Noham Wolpe, MD PhD

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Welcome to my home page!

I am a clinician scientist, working in clinical psychiatry and neuroscience research.
My broad interest is in how mental health factors affect our actions.

Recent work

How does the pre-supplementary motor area exert inhibition?

Brain image with the pre-supplementary motor area highlighted. Our recent work shows it exerts inhibitory control by adjusting the brain's thresholds for making a response.

Our recent work (manuscript to be posted soon) shows that the pre-supplementary motor area exerts inhibitory control over our voluntary action by dynamically adjusting the thresholds for making a response.

Link to a mini-talk I gave about these findings at the 'EPS Workshop on Decision Making in Voluntary Action' in 2021.

Learning new tricks

Man performing a motor task. Difficulties in learning new motor skills in old age are related to changes in 'explicit' learning systems.

As we grow older, it becomes more difficult to learn new skills. This holds true for skills that are purely “mental”, like learning a new language, but also for motor skills that involve movement, like learning how to ride a bike. Neuroscience research has classically separated these two types of learning into: 1) ‘explicit’ learning, which is considered a conscious and deliberate process of attaining new information, and which relies on a brain structure called the hippocampus. 2) ‘implicit’ learning, which happens automatically without conscious awareness, and which depends on a brain structure called the cerebellum. Research has shown that as we grow older, our explicit learning is not as good as it used to be when we were younger. By contrast, implicit learning remains largely unaffected by our age. However, these observations could not explain why in old age it is similarly difficult to learn both mental and motor skills. A new Cam-CAN study shows that as we get older, motor skill learning shifts to rely more on explicit learning and its brain structure. Changes in the hippocampus, but not in the cerebellum, explain why for many people, this type of learning gets more difficult as they get older. While the reason for this shift is unclear, it might help us design new learning methods for older people that will encourage them to use their intact implicit learning, so that they can easily continue to learn new tricks.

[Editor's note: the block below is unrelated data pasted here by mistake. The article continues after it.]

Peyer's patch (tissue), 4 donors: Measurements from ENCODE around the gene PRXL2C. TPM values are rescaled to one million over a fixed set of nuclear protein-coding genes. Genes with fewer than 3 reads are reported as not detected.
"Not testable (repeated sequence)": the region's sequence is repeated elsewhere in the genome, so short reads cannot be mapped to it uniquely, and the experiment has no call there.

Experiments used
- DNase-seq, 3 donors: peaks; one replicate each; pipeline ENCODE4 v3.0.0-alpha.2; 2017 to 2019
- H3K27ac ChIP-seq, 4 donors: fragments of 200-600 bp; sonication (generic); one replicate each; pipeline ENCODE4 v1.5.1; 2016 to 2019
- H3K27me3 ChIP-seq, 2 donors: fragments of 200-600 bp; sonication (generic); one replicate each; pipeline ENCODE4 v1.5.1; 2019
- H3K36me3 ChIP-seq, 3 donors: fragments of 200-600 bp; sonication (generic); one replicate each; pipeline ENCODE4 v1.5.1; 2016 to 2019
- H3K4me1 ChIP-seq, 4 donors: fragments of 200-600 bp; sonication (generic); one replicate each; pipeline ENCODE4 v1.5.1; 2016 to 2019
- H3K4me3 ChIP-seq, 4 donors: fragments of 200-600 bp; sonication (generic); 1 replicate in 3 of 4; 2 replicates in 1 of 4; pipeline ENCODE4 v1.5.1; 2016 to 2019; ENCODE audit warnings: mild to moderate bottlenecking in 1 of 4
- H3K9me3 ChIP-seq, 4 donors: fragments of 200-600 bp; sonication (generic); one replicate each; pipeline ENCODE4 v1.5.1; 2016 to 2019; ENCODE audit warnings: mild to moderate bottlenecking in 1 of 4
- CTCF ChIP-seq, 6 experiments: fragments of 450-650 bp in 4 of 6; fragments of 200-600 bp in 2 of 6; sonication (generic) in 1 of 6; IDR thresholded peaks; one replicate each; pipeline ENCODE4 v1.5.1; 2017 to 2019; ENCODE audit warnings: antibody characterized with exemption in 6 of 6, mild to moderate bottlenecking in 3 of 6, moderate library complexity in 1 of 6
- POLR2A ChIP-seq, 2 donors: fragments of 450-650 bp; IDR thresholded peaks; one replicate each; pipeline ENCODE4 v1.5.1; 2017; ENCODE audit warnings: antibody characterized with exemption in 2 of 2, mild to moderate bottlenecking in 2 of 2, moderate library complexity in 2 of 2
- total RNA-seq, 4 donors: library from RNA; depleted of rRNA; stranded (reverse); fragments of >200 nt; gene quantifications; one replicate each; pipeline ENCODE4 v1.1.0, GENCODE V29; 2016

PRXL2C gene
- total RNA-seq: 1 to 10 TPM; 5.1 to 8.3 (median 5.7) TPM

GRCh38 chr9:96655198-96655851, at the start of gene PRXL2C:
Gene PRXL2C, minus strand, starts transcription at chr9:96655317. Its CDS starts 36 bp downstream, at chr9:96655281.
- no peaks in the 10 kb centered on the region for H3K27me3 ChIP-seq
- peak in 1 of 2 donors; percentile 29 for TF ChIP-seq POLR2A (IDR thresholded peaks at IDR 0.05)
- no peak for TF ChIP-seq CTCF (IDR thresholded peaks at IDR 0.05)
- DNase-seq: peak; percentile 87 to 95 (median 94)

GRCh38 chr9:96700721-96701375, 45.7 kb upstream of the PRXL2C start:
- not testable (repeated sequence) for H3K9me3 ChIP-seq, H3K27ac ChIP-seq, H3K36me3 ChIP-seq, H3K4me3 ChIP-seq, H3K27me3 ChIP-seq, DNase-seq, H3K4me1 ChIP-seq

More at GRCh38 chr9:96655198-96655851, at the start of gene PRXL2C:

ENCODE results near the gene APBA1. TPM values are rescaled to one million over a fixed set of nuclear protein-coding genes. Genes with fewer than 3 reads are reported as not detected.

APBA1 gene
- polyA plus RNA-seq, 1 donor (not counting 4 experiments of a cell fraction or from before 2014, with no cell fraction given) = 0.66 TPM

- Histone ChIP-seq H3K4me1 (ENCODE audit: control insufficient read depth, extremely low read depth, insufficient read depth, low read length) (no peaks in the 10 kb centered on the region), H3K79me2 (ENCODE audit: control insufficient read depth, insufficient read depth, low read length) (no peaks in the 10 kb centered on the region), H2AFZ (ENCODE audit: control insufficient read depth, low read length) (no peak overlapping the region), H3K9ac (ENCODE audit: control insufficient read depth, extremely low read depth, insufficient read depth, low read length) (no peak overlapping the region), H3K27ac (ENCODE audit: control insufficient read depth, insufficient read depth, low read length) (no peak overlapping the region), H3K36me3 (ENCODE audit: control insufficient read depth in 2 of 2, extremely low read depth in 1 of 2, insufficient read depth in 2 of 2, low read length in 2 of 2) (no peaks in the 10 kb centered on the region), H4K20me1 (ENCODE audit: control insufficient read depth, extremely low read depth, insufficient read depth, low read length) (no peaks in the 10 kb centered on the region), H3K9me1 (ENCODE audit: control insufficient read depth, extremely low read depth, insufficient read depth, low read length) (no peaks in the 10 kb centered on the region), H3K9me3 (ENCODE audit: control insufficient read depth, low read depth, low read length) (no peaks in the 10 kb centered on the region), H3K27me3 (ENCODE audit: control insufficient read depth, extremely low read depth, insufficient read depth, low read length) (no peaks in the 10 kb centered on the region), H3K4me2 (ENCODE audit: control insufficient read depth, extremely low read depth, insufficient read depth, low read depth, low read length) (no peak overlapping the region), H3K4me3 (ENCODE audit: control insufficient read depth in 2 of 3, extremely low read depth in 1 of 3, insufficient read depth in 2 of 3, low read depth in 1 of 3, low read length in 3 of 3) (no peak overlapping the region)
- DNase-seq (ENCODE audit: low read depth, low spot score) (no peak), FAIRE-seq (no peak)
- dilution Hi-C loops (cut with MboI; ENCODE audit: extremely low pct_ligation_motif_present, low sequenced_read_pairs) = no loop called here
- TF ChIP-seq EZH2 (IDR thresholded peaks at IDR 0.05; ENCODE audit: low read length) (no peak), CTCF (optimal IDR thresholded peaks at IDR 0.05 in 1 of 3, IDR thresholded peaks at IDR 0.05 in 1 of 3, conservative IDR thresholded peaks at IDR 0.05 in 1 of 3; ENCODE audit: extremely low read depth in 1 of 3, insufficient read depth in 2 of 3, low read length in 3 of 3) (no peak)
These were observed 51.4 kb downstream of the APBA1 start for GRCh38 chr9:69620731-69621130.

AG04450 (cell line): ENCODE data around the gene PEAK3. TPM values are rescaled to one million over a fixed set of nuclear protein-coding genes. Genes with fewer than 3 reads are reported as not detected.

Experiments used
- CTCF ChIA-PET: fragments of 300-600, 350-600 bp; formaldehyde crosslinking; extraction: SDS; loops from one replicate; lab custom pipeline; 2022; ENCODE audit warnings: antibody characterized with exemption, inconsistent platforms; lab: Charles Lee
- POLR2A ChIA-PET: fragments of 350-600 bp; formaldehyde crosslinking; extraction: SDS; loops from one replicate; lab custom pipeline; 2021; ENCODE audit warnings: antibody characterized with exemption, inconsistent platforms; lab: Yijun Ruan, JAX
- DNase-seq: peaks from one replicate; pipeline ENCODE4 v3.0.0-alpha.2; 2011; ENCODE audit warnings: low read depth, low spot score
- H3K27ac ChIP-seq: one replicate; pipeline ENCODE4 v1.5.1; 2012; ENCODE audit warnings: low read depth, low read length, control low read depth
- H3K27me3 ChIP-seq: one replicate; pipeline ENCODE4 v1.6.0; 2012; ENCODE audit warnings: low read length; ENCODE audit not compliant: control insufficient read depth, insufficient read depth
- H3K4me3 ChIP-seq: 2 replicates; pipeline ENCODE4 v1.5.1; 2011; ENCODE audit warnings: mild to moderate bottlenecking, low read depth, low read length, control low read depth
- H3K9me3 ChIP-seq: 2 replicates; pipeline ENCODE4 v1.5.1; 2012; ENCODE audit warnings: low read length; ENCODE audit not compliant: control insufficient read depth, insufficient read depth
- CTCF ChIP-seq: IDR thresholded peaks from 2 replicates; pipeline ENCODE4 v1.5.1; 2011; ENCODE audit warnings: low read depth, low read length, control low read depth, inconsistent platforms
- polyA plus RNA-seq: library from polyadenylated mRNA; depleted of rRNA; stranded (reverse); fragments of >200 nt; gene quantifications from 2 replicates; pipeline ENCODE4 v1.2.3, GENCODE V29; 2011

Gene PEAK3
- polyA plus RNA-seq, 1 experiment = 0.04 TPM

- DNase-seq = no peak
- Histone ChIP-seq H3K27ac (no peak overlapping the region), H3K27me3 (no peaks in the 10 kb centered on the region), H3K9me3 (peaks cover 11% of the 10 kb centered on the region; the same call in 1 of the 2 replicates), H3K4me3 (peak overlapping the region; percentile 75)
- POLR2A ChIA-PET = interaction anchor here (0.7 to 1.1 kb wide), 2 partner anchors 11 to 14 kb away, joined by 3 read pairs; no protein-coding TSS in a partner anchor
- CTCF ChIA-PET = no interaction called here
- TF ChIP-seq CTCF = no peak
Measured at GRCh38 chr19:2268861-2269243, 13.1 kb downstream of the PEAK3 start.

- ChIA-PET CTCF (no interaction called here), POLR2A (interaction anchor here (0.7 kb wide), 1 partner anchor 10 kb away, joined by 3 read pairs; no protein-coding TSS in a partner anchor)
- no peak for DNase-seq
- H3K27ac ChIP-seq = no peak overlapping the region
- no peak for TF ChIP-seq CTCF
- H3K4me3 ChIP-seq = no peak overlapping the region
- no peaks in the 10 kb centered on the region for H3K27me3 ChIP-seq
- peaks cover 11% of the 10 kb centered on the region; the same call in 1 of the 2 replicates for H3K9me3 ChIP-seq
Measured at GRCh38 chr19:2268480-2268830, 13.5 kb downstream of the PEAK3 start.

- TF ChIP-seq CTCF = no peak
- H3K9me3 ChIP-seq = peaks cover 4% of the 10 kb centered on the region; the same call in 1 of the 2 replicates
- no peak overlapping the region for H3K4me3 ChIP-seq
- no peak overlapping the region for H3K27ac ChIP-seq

Full details in:

Wolpe N, Ingram JN, Tsvetanov KA, Henson RN, Wolpert DM; Cam-CAN, Rowe JB (2020). Age-related reduction in motor adaptation: brain structural correlates and the role of explicit memory. Neurobiology of Aging. 90:13-23. doi: 10.1016/j. neurobiolaging.2020.02.016.

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